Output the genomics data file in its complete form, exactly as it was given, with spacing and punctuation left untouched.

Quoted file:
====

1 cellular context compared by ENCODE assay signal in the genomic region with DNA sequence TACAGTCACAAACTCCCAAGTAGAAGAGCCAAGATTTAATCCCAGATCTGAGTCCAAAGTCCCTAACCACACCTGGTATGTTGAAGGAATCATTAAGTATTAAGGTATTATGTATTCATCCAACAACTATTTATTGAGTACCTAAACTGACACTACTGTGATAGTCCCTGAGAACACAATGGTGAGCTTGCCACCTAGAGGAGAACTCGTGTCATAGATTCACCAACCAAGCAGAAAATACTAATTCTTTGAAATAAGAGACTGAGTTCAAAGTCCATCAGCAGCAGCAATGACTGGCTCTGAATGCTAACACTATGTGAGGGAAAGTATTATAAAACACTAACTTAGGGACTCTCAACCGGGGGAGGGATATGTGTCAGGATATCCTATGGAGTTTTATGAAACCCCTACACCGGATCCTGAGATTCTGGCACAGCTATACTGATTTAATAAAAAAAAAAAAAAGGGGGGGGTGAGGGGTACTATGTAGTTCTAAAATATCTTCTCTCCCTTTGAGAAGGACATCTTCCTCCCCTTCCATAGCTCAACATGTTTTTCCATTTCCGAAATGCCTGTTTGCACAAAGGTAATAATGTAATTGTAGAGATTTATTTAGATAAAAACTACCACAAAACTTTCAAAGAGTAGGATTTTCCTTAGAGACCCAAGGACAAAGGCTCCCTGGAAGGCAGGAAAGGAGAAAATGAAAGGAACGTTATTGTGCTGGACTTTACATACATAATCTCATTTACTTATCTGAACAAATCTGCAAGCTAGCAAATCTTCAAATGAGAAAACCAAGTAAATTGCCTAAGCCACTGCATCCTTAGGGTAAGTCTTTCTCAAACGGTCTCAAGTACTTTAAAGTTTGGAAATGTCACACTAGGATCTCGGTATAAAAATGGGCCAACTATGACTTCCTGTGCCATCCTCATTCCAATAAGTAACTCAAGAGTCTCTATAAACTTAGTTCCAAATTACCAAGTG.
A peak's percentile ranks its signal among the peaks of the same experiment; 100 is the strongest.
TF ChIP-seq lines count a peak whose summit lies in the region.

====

1 cellular context compared by ENCODE assay signal in the genomic region with DNA sequence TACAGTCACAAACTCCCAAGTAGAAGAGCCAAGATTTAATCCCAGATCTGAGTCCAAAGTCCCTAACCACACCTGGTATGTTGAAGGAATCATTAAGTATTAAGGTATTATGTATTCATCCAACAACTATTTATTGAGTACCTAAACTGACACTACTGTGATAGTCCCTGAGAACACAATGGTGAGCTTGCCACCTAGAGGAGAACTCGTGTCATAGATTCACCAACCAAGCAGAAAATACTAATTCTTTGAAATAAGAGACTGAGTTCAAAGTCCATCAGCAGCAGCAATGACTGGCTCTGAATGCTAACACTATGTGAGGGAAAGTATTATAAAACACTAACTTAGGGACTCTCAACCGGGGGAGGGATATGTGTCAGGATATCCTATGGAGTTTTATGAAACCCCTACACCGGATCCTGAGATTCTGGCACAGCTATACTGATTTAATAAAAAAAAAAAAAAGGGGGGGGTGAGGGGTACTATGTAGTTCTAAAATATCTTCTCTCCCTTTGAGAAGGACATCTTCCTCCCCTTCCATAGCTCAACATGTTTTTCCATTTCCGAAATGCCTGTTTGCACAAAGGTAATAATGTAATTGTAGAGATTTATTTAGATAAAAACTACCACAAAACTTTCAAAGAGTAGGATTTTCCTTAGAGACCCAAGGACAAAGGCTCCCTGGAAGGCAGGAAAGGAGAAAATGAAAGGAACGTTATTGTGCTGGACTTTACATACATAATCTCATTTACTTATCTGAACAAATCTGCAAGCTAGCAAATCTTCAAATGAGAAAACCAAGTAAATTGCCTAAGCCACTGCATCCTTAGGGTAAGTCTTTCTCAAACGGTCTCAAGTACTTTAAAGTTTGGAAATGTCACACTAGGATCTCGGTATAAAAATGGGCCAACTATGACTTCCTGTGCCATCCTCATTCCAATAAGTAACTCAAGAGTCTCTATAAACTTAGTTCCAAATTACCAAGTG.
A peak's percentile ranks its signal among the peaks of the same experiment; 100 is the strongest.
TF ChIP-seq lines count a peak whose summit lies in the region.